News / Middle East

Russia Pushes Diplomacy for Syria Peace Talks

Syria's Deputy Foreign Minister Faisal Mekdad (L) leaves the headquarters of the Russian Foreign Ministry in Moscow, Nov. 18, 2013.
Syria's Deputy Foreign Minister Faisal Mekdad (L) leaves the headquarters of the Russian Foreign Ministry in Moscow, Nov. 18, 2013.
VOA News
Russia hosted closed-door talks Monday with Syrian diplomats in a renewed push for a Syrian peace conference in which Moscow says Tehran also must play a role.

President Bashar al-Assad's envoys began negotiations in Moscow just as U.N. chief Ban Ki-moon disclosed in Vilnius that he hoped to convene the so-called Geneva II conference in mid-December.

Russian Deputy Foreign Minister Mikhail Bogdanov said his government "regards Iran as a very important partner in all Middle Eastern affairs,'' in comments at the start of separate talks with Iran's Deputy Foreign Minister Hossein Amir-Abdollahian.

The Syrian opposition said Russia also invited Syrian National Coalition president Ahmed Jarba for a three-day visit to coincide with the regime officials' stay.

Moscow has been emboldened by its success in helping to mediate a deal under which Syria will destroy its chemical weapons, but Washington is wary of allowing Iran to join Syrian peace talks.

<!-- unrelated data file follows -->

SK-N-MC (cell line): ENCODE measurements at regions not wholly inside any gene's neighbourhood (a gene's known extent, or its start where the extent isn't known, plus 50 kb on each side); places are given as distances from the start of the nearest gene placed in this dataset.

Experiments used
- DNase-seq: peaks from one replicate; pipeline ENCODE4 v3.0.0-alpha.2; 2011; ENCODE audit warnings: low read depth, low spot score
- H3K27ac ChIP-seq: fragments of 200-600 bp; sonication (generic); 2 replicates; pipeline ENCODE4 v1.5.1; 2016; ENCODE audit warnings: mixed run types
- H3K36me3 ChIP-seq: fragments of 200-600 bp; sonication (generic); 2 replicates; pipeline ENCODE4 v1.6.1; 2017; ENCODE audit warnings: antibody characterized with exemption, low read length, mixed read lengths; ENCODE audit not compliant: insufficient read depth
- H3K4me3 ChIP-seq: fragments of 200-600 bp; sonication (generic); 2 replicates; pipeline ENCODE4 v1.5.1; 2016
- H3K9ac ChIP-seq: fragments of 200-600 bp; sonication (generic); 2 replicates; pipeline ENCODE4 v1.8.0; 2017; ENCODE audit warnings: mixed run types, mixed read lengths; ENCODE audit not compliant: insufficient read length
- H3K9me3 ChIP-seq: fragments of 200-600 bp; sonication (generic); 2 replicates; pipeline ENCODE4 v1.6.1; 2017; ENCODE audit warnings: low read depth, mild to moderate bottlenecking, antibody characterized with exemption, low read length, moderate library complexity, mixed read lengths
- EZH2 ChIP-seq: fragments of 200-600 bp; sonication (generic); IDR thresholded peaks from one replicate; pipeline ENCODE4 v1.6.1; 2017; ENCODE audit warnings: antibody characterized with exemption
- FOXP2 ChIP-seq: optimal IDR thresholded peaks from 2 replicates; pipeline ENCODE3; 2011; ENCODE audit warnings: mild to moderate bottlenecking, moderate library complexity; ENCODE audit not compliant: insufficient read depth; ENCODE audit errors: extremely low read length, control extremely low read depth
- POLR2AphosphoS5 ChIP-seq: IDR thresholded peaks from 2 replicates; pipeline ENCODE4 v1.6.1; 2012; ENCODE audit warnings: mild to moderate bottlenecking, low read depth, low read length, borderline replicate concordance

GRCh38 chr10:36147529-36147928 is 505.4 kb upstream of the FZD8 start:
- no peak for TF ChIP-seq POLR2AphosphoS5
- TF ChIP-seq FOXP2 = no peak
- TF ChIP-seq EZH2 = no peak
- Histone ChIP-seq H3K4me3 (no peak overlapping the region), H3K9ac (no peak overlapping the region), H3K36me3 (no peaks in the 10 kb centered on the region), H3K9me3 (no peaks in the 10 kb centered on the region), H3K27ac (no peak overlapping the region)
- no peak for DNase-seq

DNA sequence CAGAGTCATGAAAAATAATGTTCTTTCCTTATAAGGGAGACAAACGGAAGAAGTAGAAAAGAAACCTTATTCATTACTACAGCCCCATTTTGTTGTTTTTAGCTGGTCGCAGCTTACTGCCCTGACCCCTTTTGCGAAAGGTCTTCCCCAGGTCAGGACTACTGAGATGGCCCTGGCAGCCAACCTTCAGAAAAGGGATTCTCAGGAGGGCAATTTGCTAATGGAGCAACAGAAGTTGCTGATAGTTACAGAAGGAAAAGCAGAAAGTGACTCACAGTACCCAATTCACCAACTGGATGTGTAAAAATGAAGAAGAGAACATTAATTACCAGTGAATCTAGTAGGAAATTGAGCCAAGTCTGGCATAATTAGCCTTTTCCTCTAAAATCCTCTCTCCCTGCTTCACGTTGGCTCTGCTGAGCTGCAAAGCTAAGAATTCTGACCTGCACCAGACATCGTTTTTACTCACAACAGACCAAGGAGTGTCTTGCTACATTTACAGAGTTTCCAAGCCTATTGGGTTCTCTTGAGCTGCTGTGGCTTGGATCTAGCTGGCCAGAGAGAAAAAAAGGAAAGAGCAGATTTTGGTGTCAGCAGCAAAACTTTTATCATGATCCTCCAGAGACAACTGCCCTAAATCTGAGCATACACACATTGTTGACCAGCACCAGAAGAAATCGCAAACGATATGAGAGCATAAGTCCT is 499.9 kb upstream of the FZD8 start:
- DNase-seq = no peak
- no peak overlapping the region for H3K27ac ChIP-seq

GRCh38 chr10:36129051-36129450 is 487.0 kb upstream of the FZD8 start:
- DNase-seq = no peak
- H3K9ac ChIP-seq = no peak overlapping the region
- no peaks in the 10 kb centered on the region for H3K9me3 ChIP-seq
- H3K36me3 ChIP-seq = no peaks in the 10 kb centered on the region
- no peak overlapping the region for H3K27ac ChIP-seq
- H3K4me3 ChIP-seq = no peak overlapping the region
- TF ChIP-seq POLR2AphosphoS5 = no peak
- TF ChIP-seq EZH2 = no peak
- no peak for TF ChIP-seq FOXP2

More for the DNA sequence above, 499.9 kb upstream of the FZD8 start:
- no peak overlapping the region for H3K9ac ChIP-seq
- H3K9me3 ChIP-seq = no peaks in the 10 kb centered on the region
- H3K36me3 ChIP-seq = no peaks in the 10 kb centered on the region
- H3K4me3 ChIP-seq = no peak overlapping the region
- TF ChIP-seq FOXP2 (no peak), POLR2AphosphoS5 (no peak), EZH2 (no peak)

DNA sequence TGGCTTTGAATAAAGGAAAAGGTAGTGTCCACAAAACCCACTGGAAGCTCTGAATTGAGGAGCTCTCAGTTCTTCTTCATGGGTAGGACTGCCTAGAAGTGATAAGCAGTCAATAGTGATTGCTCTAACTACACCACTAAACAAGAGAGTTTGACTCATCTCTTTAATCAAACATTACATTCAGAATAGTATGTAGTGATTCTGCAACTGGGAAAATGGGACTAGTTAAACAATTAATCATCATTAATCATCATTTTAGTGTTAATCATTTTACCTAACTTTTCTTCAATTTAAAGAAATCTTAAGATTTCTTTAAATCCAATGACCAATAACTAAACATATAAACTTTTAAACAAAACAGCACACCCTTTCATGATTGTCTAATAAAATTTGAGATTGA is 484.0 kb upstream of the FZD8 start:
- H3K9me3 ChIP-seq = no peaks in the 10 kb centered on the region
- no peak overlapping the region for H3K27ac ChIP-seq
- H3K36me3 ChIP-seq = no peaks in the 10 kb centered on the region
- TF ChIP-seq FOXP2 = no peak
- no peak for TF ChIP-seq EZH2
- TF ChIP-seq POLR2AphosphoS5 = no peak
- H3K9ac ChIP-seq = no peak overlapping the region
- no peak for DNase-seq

Reuters reported that Syria's ambassador to Russia said Monday that insufficient funding and unspecified actions by militants fighting to oust President Bashar al-Assad are hindering the government's compliance with a deal to abandon chemical weapons

In Syria, a prominent rebel commander died after being wounded last week in the heavily contested northern city of Aleppo. Abdul-Qadir Saleh was the head of the Islamist al-Tawhid Brigade, which announced his death in a statement Monday.

He had been taken to a hospital in Turkey following an attack on the brigade' leadership by Syrian forces last Thursday that also killed another commander. The group is estimated to have at least 8,000 fighters.